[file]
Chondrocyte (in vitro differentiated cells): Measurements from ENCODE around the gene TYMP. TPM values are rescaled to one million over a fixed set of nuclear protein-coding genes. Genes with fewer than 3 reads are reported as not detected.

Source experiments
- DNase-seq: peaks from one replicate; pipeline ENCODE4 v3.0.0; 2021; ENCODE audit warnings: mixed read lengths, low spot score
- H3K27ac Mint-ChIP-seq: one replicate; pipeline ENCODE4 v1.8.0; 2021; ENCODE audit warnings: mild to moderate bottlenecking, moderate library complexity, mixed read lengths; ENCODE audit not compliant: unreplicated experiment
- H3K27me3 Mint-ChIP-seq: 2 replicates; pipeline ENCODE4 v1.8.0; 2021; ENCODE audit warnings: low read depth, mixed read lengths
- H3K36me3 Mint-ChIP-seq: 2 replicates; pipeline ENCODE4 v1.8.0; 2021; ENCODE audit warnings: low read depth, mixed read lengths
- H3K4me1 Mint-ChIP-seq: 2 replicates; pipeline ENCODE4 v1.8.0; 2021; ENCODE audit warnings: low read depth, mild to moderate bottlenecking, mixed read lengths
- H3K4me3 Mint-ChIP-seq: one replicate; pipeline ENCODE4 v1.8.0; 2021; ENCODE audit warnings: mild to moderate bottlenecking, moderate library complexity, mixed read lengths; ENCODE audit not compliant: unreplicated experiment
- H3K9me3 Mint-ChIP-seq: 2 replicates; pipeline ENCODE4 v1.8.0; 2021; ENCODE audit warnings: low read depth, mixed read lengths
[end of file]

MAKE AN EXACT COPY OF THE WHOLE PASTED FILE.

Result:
Chondrocyte (in vitro differentiated cells): Measurements from ENCODE around the gene TYMP. TPM values are rescaled to one million over a fixed set of nuclear protein-coding genes. Genes with fewer than 3 reads are reported as not detected.

Source experiments
- DNase-seq: peaks from one replicate; pipeline ENCODE4 v3.0.0; 2021; ENCODE audit warnings: mixed read lengths, low spot score
- H3K27ac Mint-ChIP-seq: one replicate; pipeline ENCODE4 v1.8.0; 2021; ENCODE audit warnings: mild to moderate bottlenecking, moderate library complexity, mixed read lengths; ENCODE audit not compliant: unreplicated experiment
- H3K27me3 Mint-ChIP-seq: 2 replicates; pipeline ENCODE4 v1.8.0; 2021; ENCODE audit warnings: low read depth, mixed read lengths
- H3K36me3 Mint-ChIP-seq: 2 replicates; pipeline ENCODE4 v1.8.0; 2021; ENCODE audit warnings: low read depth, mixed read lengths
- H3K4me1 Mint-ChIP-seq: 2 replicates; pipeline ENCODE4 v1.8.0; 2021; ENCODE audit warnings: low read depth, mild to moderate bottlenecking, mixed read lengths
- H3K4me3 Mint-ChIP-seq: one replicate; pipeline ENCODE4 v1.8.0; 2021; ENCODE audit warnings: mild to moderate bottlenecking, moderate library complexity, mixed read lengths; ENCODE audit not compliant: unreplicated experiment
- H3K9me3 Mint-ChIP-seq: 2 replicates; pipeline ENCODE4 v1.8.0; 2021; ENCODE audit warnings: low read depth, mixed read lengths